“What are some of the most fertile soils in the world?”
Soil is quite literally one of the bedrocks of human society. And just as Earth’s geography is greatly diverse, so are its soils. Some of the most fertile soils have a high percentage (upwards of 16%) of humus and other nutritious substances. This Chernozem is commonly found in Eastern Europe, Central Asia, and parts of the upper North American Midwest. Because of its recognizable dark color, the word Chernozem comes from the Russian words for black soil (chorny + zemlya).
“Why is broken down organic matter so important to soil quality?”
Organic matter can be found everywhere in the soil. This is typically broken down by plants over time, and when it becomes decomposed enough it will take on very important properties. This structure will be able to hold on to a large amount of nutrients, water, air, and microbes. These give humus great potential to supply plant matter the essentials for life.
Why the Oceans Are Becoming More Acidic
“How are CO2 emissions changing our oceans?”
Every second of every minute of every hour more and more carbon dioxide is being pumped into our atmosphere. Since the carbon intensity in the air will increase, the ocean will absorb more CO2. This larger amounts of this element will react with the H2O in water to form Carbonic Acid (H2CO3) and Hydrogen ions (H+). With a higher volumetric makeup of the latter elements, the oceans will become more acidic, threatening the stability of sea-life. This is Why the Oceans Becoming More Acidic.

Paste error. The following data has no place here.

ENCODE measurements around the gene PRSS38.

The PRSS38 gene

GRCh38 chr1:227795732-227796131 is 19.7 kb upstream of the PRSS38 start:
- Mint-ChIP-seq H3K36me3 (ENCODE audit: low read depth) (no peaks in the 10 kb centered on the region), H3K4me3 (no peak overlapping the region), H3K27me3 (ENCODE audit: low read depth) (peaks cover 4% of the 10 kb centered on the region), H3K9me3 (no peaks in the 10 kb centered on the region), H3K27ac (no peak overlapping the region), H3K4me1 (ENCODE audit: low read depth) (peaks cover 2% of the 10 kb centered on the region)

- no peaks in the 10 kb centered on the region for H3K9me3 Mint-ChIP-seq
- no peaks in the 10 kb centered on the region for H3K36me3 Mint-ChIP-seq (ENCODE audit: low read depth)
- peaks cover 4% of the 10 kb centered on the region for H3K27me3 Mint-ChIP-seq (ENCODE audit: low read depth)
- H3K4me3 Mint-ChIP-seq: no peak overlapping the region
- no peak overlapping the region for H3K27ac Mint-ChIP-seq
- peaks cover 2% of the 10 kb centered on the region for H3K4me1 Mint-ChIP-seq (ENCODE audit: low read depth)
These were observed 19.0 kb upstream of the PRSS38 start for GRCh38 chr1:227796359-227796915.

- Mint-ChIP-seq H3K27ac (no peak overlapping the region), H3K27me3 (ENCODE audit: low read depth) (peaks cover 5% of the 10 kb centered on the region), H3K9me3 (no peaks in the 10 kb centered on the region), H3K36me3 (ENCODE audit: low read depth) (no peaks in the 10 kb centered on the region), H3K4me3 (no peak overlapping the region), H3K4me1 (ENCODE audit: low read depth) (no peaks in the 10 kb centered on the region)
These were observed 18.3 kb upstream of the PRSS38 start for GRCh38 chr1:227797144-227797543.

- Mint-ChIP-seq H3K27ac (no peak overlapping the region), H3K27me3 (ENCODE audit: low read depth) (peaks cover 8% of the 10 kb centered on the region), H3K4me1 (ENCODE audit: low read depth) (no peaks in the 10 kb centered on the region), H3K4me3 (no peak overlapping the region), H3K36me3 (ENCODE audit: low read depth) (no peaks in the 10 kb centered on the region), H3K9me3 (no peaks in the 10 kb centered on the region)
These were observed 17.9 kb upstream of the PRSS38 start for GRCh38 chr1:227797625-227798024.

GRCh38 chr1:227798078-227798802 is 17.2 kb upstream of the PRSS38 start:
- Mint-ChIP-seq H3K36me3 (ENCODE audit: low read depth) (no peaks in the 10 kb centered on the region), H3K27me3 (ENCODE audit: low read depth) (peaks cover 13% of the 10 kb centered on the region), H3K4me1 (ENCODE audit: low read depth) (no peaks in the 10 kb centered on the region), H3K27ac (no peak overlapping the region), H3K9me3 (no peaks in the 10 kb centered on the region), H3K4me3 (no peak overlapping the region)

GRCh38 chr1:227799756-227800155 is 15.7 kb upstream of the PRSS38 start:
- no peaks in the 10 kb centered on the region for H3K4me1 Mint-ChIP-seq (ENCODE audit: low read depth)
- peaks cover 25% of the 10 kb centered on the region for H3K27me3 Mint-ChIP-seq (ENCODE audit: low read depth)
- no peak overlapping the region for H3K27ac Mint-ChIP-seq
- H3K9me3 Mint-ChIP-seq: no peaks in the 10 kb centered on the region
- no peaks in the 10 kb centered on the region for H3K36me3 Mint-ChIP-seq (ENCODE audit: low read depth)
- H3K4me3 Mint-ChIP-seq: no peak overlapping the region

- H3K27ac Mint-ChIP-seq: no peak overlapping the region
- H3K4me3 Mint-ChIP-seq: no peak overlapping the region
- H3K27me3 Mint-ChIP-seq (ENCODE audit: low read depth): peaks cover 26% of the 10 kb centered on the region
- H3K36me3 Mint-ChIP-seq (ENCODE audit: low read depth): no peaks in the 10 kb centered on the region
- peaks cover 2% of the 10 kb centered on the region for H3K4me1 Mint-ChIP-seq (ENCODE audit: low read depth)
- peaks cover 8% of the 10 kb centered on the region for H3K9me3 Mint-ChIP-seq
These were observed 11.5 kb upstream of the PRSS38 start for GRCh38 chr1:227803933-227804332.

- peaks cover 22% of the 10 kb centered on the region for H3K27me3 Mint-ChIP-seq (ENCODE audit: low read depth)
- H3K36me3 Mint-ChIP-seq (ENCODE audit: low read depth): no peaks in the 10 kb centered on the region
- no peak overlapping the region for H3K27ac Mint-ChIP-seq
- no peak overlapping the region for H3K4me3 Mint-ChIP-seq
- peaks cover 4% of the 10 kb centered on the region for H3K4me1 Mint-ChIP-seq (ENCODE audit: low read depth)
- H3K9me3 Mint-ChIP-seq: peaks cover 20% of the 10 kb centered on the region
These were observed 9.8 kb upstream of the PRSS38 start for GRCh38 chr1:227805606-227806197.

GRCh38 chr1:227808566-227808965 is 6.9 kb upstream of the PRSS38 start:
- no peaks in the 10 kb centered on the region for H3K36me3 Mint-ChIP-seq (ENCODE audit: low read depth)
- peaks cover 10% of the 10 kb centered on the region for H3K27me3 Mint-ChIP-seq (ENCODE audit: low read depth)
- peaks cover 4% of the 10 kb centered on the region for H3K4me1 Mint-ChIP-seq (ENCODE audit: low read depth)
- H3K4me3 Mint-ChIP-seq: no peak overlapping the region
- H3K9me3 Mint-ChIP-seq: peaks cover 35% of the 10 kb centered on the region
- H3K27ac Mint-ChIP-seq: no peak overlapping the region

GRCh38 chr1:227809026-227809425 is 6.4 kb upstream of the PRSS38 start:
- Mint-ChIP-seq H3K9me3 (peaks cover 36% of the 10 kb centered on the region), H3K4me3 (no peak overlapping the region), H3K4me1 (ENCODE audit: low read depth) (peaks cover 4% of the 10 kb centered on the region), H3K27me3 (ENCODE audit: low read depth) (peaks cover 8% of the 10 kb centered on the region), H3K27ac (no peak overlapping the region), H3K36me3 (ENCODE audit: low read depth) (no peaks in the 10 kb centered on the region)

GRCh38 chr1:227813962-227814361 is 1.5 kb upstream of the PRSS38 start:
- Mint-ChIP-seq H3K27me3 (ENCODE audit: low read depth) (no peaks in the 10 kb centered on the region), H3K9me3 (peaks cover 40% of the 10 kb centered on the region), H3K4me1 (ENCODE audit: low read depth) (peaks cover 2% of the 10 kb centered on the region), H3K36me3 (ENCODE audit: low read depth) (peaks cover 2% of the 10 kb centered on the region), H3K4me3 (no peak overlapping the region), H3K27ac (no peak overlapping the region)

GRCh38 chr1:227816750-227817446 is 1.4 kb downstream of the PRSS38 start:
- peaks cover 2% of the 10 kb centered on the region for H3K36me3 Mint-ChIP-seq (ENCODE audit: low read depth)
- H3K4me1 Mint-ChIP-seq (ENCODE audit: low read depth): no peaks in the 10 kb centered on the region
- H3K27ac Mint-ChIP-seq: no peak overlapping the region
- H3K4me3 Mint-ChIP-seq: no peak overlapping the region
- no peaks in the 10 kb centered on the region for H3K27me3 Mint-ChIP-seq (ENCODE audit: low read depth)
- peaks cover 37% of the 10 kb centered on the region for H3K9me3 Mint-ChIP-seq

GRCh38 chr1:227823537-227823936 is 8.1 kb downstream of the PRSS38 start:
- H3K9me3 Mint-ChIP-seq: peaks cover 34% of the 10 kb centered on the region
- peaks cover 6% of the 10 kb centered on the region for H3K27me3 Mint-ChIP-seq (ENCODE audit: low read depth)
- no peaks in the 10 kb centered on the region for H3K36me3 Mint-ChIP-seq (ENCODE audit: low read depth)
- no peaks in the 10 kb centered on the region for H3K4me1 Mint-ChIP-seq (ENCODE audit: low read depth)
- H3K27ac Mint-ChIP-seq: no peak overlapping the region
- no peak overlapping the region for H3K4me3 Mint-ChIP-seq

Why Undergrounding Power Lines Makes Them More Vulnerable to Flood Damage
“Why is undergrounding power lines not recommended for flood-prone areas?”
Undergrounding power lines is a recommended course of action to build resilience against forest fires, storms, and heavy winds. However, this also makes them more prone to flood damage, as they will become submerged in water in the event of one. This is Why Undergrounding Transmission Lines Makes Them More Vulnerable to Flood Damage.
Climate Change Attribution
“How can we attribute what is responsible for climate change?”
One of the biggest debates going on about climate change is what is causing it. Many political pundits will claim that everything can be explained entirely through natural factors such as the Earth’s tilt or volcanoes. However, to prove causation, mathematical analysis will need to be done to isolate each component and observe its effects. Using this Climate Change Attribution, we can see that these effects do not contribute greatly to global warming and that carbon emissions is the primary driver behind climate change.
“How can we remove and store carbon dioxide from the atmosphere?”
Climate change is one of the most if not THE most dangerous event happening right now. And much of this is driven by the increased levels of carbon dioxide in the atmosphere. While most efforts are currently concentrated on limiting further emissions, there are currently efforts underway to actually remove carbon from the atmosphere. Known as Carbon Sequestration, this can be accomplished through a variety of methods such as increasing plant biomass or having large-scale fans suck up great amounts of CO2. If things become very drastic, then we may have to significantly increase the scale of carbon sequestration.
“What is the outermost layer of the planet?”
The Earth as we know it is not a continuous object but made up of a continuum of layers. The outermost layer known as the Lithosphere contains the crust and the upper mantle, which not only composes the hardest layer but also reacts chemically with the biosphere, atmosphere, and hydrosphere as a result of being at the edge.
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